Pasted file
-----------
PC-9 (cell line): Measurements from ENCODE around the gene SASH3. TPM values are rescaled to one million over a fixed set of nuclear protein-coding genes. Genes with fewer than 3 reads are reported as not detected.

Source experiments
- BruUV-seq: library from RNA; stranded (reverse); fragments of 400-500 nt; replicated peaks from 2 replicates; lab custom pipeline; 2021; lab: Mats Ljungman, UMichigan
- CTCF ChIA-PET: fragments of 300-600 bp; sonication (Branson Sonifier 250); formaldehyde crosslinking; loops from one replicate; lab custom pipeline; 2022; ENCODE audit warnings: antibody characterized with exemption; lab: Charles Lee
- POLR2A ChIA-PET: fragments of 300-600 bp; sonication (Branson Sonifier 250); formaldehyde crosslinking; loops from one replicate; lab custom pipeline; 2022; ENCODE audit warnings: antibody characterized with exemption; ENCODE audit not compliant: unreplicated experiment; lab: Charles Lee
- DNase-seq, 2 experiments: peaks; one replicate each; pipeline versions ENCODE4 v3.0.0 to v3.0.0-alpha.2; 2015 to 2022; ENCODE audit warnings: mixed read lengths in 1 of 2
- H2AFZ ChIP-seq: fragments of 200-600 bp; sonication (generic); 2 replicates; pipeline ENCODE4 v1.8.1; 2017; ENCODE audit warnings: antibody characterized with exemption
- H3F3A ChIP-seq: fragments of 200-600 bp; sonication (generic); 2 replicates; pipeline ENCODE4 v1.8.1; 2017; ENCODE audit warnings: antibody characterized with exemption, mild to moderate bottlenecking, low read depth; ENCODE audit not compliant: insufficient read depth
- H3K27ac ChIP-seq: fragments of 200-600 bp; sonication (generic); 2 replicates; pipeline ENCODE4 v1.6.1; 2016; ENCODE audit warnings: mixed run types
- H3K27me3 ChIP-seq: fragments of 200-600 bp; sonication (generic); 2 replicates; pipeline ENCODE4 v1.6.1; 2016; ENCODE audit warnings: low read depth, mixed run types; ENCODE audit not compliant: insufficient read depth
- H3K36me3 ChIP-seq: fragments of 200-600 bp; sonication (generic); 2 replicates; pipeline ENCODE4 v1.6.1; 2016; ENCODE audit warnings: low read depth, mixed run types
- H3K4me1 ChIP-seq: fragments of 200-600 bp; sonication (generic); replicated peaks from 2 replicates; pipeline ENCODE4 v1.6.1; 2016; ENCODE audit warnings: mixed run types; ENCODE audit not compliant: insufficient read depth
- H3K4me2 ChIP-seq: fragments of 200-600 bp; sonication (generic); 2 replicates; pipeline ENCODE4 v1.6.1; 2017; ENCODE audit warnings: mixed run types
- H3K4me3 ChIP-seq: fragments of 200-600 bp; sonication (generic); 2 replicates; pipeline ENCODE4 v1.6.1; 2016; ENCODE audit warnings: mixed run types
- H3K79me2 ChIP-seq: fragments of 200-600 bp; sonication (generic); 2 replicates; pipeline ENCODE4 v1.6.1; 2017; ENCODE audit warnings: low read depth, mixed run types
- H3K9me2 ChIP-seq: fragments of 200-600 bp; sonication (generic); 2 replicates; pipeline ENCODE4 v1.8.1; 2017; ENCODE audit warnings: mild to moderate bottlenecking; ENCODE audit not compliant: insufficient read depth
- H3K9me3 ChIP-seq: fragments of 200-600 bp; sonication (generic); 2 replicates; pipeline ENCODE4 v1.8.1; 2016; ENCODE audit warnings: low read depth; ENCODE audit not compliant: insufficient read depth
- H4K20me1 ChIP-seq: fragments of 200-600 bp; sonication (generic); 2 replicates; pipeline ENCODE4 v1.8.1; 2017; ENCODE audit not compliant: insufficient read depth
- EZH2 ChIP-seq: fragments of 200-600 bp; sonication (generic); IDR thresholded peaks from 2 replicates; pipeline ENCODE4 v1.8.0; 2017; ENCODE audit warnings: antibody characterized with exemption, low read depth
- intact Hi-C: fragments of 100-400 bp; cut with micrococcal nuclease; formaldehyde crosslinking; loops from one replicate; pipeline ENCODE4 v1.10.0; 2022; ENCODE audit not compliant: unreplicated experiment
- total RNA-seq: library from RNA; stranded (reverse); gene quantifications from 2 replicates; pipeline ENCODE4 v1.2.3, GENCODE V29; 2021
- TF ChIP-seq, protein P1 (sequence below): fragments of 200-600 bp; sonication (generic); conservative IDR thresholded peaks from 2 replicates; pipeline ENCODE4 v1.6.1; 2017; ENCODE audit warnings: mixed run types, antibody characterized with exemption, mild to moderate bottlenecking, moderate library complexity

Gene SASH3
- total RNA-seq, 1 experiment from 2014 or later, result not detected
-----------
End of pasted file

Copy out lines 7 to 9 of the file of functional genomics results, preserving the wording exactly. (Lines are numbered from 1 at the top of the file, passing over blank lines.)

- H2AFZ ChIP-seq: fragments of 200-600 bp; sonication (generic); 2 replicates; pipeline ENCODE4 v1.8.1; 2017; ENCODE audit warnings: antibody characterized with exemption
- H3F3A ChIP-seq: fragments of 200-600 bp; sonication (generic); 2 replicates; pipeline ENCODE4 v1.8.1; 2017; ENCODE audit warnings: antibody characterized with exemption, mild to moderate bottlenecking, low read depth; ENCODE audit not compliant: insufficient read depth
- H3K27ac ChIP-seq: fragments of 200-600 bp; sonication (generic); 2 replicates; pipeline ENCODE4 v1.6.1; 2016; ENCODE audit warnings: mixed run types